Matt and Laura, who met at University, went for a dark botanical theme for their London wedding. They were inspired by their reception venue, The Islington Metal Works and used their prop store to source a lot of the decor. They also brought in lots of things from their own home (and the homes of their friends and family!) and handmade what they could. The DIY projects included their wish tree for guests to write on, and even the cabinet where they placed the wedding favours. They were collection of personal trinkets and curios that they’d bought from various flea markets in Berlin and San Francisco that would suit each guest. Guests were invited to look through the cabinet and find the one with their name on to take away – talk about going the extra mile am I right!? All-in-all this was one hell of a cool and creative event.
“After a lot of Pinterest moodboarding, we settled on ‘Dark Botanical’ as a theme”, they began. “Our boards were full of our love for designers like Alexander McQueen, who used atmosphere and sophisticated drama to create moods, colours and textures that combined imagination with an appreciation for natural history and antique curios. We wanted a strong connection to nature to embrace a more humanitarian celebration of love over a religious one.”
“We have always had a flair for the darkly dramatic, avoiding ‘gothic’ styling but embracing alternative styles of self expression. Our wedding aimed to be a deconstruction of what a wedding could be and then rebuilding it in our personal style, but in a way that everyone coming could also embrace and join in with.”
It’s not everyday that you get a first look involving a unicorn mask, but for Stuart and Angelica that was one of their must-haves – and quite rightly so. Their July wedding, described as “casual unicorns” with a dash of Scottishness, was organised in three months, and mostly long distance across the Atlantic too. Despite that, it also features a secret Alice in Wonderland twist and some pretty incredible gothic architecture too.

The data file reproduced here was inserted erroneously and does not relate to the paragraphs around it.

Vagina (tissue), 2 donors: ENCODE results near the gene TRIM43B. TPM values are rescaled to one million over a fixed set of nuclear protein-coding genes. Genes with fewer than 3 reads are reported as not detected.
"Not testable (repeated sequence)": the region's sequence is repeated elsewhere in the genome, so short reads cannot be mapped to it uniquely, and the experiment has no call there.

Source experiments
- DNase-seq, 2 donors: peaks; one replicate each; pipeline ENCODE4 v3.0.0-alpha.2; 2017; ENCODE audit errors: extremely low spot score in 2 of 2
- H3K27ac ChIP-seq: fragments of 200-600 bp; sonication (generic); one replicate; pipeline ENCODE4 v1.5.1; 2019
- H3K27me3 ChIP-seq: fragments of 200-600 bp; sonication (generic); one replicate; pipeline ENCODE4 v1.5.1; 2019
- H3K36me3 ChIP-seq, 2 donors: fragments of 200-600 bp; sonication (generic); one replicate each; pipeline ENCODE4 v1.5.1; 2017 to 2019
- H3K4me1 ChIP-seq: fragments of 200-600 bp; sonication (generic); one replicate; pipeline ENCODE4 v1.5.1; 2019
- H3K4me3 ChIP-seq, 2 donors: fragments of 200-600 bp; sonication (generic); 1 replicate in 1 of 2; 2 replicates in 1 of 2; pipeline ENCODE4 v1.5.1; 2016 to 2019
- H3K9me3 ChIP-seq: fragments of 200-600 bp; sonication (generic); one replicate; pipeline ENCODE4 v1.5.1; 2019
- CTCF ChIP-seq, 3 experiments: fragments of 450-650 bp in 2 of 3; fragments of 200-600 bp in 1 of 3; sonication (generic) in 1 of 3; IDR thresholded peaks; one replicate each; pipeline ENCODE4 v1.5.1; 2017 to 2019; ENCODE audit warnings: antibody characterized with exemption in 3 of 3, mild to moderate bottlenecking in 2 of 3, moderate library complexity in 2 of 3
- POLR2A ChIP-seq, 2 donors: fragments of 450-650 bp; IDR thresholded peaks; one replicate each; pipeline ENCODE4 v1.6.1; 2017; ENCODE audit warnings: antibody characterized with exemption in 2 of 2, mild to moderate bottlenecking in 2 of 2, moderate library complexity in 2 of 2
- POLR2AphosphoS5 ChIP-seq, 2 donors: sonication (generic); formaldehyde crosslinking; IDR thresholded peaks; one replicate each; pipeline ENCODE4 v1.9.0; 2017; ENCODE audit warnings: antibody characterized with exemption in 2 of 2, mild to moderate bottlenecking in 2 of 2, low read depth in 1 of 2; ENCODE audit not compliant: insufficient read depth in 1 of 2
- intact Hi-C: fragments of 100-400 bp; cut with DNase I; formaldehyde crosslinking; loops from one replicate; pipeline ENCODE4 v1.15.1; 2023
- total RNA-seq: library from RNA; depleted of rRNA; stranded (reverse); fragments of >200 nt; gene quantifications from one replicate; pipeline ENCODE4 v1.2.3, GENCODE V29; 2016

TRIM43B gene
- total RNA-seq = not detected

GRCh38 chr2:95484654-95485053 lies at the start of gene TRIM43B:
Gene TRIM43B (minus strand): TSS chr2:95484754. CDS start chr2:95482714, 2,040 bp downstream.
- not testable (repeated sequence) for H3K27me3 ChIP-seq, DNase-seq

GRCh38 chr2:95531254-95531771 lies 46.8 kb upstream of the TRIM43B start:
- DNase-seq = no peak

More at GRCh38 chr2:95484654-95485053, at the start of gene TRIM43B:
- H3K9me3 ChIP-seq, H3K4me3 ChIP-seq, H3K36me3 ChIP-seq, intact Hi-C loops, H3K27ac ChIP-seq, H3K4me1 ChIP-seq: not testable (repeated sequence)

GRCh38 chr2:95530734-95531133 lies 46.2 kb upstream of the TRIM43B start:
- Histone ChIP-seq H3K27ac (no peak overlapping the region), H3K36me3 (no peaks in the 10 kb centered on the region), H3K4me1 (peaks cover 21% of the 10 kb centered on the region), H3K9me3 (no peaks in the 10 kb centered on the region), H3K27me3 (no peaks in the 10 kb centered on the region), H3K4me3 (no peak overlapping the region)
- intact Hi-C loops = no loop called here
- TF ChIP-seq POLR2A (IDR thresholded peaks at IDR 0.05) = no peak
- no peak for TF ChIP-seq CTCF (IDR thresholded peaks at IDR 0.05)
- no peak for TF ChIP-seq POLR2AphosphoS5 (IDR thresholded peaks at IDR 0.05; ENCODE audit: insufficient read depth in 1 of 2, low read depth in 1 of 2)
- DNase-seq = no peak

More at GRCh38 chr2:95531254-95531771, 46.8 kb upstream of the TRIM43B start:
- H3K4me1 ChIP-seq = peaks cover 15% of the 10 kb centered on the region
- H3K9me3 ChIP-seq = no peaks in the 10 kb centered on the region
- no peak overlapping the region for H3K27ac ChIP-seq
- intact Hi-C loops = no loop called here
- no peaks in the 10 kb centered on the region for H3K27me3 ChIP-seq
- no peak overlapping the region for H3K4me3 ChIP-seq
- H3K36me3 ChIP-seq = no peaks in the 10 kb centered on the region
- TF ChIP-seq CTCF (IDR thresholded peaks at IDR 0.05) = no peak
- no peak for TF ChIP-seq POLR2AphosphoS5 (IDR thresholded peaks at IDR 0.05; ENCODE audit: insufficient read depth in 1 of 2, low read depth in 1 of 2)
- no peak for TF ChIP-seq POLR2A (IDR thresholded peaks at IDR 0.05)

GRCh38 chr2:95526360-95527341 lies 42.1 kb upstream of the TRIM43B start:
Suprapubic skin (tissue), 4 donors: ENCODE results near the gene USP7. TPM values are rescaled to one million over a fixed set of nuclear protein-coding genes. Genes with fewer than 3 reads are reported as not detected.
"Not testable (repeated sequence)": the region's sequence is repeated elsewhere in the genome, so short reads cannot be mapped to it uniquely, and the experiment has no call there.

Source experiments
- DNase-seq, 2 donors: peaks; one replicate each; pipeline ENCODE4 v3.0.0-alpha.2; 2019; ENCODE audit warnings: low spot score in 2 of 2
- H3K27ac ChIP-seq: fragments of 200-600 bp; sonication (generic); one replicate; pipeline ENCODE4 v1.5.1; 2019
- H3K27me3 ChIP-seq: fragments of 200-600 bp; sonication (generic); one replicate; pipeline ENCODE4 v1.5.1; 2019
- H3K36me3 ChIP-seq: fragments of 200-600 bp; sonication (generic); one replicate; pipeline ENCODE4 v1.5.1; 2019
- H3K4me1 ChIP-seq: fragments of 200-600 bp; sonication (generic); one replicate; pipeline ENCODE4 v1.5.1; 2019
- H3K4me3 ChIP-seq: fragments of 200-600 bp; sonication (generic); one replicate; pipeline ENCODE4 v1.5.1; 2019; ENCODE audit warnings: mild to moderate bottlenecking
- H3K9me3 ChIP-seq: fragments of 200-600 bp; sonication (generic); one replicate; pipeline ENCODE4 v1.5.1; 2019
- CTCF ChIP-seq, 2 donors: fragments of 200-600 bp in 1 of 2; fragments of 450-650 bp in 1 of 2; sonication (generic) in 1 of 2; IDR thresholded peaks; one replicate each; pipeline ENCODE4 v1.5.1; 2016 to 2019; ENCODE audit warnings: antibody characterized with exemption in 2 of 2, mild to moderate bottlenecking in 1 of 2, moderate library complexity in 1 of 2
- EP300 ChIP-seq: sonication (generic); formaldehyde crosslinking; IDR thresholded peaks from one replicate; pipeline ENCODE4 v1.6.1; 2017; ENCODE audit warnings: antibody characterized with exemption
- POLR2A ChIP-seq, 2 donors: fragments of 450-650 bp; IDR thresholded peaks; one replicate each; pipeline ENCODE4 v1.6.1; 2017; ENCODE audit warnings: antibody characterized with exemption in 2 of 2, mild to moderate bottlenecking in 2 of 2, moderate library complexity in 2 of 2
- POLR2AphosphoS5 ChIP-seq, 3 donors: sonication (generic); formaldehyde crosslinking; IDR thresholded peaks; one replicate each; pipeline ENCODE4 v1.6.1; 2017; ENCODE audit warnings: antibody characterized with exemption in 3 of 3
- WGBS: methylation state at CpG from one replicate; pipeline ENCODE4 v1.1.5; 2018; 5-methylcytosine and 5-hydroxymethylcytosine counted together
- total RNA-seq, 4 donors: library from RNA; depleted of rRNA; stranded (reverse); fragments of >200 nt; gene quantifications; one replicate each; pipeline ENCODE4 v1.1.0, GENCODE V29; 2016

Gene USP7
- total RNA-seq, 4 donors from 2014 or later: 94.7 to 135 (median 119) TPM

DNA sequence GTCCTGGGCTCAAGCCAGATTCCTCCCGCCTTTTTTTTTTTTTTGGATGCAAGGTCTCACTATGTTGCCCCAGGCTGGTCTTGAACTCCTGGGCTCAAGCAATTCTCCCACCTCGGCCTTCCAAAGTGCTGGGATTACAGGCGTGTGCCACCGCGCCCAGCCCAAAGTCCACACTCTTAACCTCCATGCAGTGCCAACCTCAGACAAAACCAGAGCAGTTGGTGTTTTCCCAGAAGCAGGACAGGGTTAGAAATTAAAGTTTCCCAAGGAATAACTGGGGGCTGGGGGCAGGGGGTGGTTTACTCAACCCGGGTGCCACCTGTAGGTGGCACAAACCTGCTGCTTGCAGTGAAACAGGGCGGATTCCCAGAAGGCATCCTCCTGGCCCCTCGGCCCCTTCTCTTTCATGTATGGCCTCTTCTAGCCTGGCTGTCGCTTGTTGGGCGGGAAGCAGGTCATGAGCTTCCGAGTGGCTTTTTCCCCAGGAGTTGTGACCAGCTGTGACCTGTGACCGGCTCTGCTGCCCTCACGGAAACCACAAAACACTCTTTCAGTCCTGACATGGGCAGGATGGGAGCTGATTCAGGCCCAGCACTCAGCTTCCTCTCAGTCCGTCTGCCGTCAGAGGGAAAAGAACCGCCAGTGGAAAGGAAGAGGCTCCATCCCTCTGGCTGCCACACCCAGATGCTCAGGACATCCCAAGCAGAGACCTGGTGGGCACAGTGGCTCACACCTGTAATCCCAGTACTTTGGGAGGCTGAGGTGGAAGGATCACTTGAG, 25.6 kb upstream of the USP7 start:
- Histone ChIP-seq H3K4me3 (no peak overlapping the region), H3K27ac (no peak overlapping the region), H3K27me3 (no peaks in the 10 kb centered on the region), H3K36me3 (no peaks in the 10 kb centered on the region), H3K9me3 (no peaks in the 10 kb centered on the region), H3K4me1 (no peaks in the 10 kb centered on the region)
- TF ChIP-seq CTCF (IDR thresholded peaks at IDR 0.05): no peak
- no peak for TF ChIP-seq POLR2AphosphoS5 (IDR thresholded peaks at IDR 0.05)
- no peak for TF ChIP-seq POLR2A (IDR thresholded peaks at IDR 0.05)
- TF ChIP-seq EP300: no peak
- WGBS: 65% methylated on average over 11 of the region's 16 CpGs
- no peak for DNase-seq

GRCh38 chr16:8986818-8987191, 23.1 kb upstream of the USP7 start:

“Our day was set in the beautiful architecture of Glasgow City Chambers Building, smack in the middle of Glasgow”, said Angelica. “it had a very unique feel to it from the start. We sat all the family down in the Kelvin Room of the ceremony building whilst I arrived with my bridesmaids and went into a private room for our first look. We’re both very happy we did the first look before walking down the aisle, as we’re pretty sure one of us would have fainted!”
And you might faint when you see the photos – Stuart and Angelica both wore masks for their first look, and giant rubber unicorn and horse masks at that. Stuart explains: “When we met in Australia we both had these stupid masks on, so we incorporated them into the first look, and this inspired the unicorn association.” Underneath that unicorn mask, Angelica has some pretty rad hair herself – with gorgeous lilacs and blue-y tones it reminds us of the Northern lights, and this smoky purple colour palette continued into her outfit. Alongside a bunch of lavender, Angelica wore a blue stoned ring borrowed from her cousin, and her grey-toned wedding dress was a lace-topped David’s Bridal design, upcycled using her sister’s prom dress and a belt and bow made from tartan scraps (leftover from Stuart’s kilt).
Sarah and Ant were married on the Isle of Wight with just 14 guests including their four young children. They were determined to do things on their own terms, to not spent an enormous amount and to make every element truly special.
“Our wedding was relaxed, alternative and bohemian”, said Sarah. “We wanted something handmade, fun, colourful and all our own. We handmade as much as we possibly could. We travelled down to the Isle of Wight with our ten guests and our four children for a small elopement style wedding. We wanted everyone to have fun and enjoy themselves but be as relaxed as possible. All the decor was made and put together ourselves. We used a huge amount of crepe paper streamers to create a colourful canopy, along with tulle pom poms, wax paper bells to hang from the ceiling and wrapping paper pinwheels, as a backdrop for the ‘cake’.”
The bride, a talented seamstress, even made her own wedding dress for around £100!! “I have always had a good idea of what I want my dress to look like, but not a lot of places cater for the ‘boho’ look that I was going for”, she explained. “Being a family tradition to make your wedding dress, I made mine form scratch. Being a keen seamstress, I made it for around £110 and took around four weekends with my mum sewing up a storm. My shoes were bought from eBay as new, I wanted something colourful and bit more bohemian, and I even wore frilly socks. My headpiece was made by my talented brother Connor, the night before the wedding!”